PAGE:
By Joni Agronin
By Yochi Dreazen
A few weeks ago, I was scrolling through my Twitter feed and was really impressed by something I read. It was a tweet from the U.S. Army that said “It takes courage to seek help for depression.” The tweet included information about the veteran’s crisis line and a picture of a soldier with the headline—“A different kind of courage.”
I was impressed by this tweet because it shows just how far the United States Military has come in understanding mental illness since the start of our wars in Iraq and Afghanistan.
The Invisible Front, written by respected military journalist Yochi Dreazen, tells the story of the journey we have faced as a country growing and learning to understand mental illness in a field that depends on mental strength and stamina. But that’s the difference; mental illness has nothing to do with mental strength.
Dreazen’s book primarily follows the life of retired Major General Mark Graham and his family. The Grahams lost one son, Kevin, to depression after he died by suicide when he was in college and another, Jeff, in combat in Iraq. The family was struck by the stark differences in the way their close military community responded to the deaths of their two sons and because of their love for both of them and for the Army, they have since devoted their lives to fighting the stigma that surrounds mental illness, especially in a time of war.
Aside from telling an incredibly compelling story, The Invisible Front provides unique insight into what it’s like to actually live with a mental illness. Kevin, the younger of the Graham sons, was a promising ROTC cadet at The University of Kentucky who spent most of his life hiding his depression from his family and Army superiors.
Dreazen’s chapter on Kevin detailing his life and ultimately his death paints an eye-opening picture of a person who was completely overcome by an illness. Kevin has two sides; the person that he wants to be and the person that he is when depression takes over. He was seeing a therapist and put on medication but eventually stopped taking it. He was planning on attending an elite ROTC summer program between his junior and senior years of college and was concerned about what the Army would do if they knew he was taking medication for depression.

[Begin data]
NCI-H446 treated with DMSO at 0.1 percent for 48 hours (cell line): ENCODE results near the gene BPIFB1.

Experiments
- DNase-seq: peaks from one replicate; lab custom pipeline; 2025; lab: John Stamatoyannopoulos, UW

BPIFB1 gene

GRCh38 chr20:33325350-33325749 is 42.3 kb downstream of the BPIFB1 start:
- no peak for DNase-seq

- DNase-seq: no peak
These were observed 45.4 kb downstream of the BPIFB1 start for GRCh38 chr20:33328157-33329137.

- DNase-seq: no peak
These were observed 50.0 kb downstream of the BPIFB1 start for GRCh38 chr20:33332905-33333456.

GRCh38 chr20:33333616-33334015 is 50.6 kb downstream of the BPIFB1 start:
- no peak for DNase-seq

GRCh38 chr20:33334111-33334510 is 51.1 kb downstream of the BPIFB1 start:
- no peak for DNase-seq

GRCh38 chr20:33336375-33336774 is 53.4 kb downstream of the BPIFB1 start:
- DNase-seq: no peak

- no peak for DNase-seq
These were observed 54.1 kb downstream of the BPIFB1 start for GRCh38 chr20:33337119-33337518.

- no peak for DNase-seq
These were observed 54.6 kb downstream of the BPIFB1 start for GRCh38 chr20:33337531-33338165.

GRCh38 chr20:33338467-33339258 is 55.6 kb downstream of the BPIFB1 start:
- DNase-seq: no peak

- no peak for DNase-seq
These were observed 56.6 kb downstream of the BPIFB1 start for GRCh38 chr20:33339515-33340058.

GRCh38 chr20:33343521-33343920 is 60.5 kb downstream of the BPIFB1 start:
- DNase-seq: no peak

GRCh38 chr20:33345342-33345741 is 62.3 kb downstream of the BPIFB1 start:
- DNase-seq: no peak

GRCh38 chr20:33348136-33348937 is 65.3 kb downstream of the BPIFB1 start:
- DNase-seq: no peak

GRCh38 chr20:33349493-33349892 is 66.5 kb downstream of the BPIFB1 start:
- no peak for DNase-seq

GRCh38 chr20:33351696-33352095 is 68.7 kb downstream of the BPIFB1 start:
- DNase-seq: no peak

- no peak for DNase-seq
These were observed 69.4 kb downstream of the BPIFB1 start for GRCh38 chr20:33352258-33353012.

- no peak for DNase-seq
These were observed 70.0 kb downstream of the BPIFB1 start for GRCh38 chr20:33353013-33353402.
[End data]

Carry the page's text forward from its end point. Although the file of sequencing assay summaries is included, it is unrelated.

Kevin’s chapter really exposes the reader to the pain; the difficulty, the fear, the lack of understanding and the lack of control an individual living with a very real illness like depression faces on a daily basis. It is an invisible wound, one that many other soldiers also carry with them after experiencing the horrors of war.
The pages of my copy of this book are stained with tears but I kept reading because I felt like it was wrong to not learn the stories of every soldier. Dreazen addresses deeply emotional and highly controversial issues delicately and through the eyes of his subjects without ever editorializing. He didn’t have to—the facts write the book.
In 2012, more soldiers died by suicide than in combat. According to Dreazen, Senior Pentagon officials were slow to acknowledge the growing suicide problem and quick to underestimate its severity. In 2005, 87 soldiers died by suicide which was quadruple the number of suicides in 2003. The military was facing the consequences of years of underfunding for mental health care and soldiers returning from war were waiting months to get an appointment with a doctor.
The Invisible Front explains that members of the military have been facing posttraumatic stress (PTSD) since the beginning of warfare but it was just called something else. In World War One it was called shell shock. During World War Two it was known as battle fatigue.
When Mark Graham started as a Second Lieutenant in the Army in 1978, stepping up to lead soldiers fresh out of Vietnam, it was clear that many of them were facing personal struggles. Mark came in to contact with soldiers self-medicating, mouthing off to officers and fighting with each other, all of which are traits uncharacteristic to healthy units. Many of them were likely experiencing PTSD, the Army just had no idea how to address that yet.
The military estimates that almost 153,000 active-duty military personnel have been diagnosed with PTSD since 2001 and that number is unfortunately only growing. The good news is, it’s clear the military is taking steps to improve the resources available to individuals and families facing mental health problems. The tweet I saw a few weeks ago is proof of that.
The Invisible Front is a must-read for anyone who wants to see just how difficult it is to address mental health concerns in the military. It’s not a simple fix and there are a lot of factors at play. The most we can hope for is that by reading books like The Invisible Front and sharing these stories of both success and of loss can grow our understanding and inform our future decisions.
Families like the Grahams and so many others who are raising awareness about mental illness and suicide in the military are making an invaluable difference. The more people speak out, the more it will become okay for others to ask for help.
This Veteran’s Day, let’s remember that mental illness can affect anyone and our nation’s heroes are no exception. For those who are struggling or may be concerned about a loved one, there are resources available.
If you or a loved one is in crisis please call the Veterans Crisis hotline at 1-800-273-8255 and press 1.
We’re always accepting submissions to the NAMI Blog! We feature the latest research, stories of recovery, ways to end stigma and strategies for living well with mental illness. Most importantly: We feature your voices.
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